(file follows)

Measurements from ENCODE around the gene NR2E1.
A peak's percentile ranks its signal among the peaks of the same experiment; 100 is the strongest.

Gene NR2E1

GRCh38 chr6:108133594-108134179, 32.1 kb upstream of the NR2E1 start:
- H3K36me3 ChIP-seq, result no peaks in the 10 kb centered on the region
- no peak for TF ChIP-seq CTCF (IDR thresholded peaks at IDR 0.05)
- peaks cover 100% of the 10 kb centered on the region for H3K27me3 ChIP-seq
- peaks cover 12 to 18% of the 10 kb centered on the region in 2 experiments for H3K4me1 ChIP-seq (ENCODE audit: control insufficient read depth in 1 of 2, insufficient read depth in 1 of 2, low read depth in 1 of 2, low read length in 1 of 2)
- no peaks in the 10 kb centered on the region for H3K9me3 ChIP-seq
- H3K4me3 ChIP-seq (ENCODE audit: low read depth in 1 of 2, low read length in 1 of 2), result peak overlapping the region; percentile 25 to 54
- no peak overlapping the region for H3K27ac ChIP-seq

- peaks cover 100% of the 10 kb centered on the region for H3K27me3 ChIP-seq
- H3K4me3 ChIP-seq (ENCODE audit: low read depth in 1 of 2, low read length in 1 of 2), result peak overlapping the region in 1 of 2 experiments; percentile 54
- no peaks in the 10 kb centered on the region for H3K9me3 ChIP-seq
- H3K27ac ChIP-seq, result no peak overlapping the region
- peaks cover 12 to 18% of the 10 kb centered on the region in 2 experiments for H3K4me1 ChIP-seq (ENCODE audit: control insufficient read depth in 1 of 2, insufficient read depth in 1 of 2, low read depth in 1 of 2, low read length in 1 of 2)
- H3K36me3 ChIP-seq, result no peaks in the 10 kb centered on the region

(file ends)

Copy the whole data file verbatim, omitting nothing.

Measurements from ENCODE around the gene NR2E1.
A peak's percentile ranks its signal among the peaks of the same experiment; 100 is the strongest.

Gene NR2E1

GRCh38 chr6:108133594-108134179, 32.1 kb upstream of the NR2E1 start:
- H3K36me3 ChIP-seq, result no peaks in the 10 kb centered on the region
- no peak for TF ChIP-seq CTCF (IDR thresholded peaks at IDR 0.05)
- peaks cover 100% of the 10 kb centered on the region for H3K27me3 ChIP-seq
- peaks cover 12 to 18% of the 10 kb centered on the region in 2 experiments for H3K4me1 ChIP-seq (ENCODE audit: control insufficient read depth in 1 of 2, insufficient read depth in 1 of 2, low read depth in 1 of 2, low read length in 1 of 2)
- no peaks in the 10 kb centered on the region for H3K9me3 ChIP-seq
- H3K4me3 ChIP-seq (ENCODE audit: low read depth in 1 of 2, low read length in 1 of 2), result peak overlapping the region; percentile 25 to 54
- no peak overlapping the region for H3K27ac ChIP-seq

- peaks cover 100% of the 10 kb centered on the region for H3K27me3 ChIP-seq
- H3K4me3 ChIP-seq (ENCODE audit: low read depth in 1 of 2, low read length in 1 of 2), result peak overlapping the region in 1 of 2 experiments; percentile 54
- no peaks in the 10 kb centered on the region for H3K9me3 ChIP-seq
- H3K27ac ChIP-seq, result no peak overlapping the region
- peaks cover 12 to 18% of the 10 kb centered on the region in 2 experiments for H3K4me1 ChIP-seq (ENCODE audit: control insufficient read depth in 1 of 2, insufficient read depth in 1 of 2, low read depth in 1 of 2, low read length in 1 of 2)
- H3K36me3 ChIP-seq, result no peaks in the 10 kb centered on the region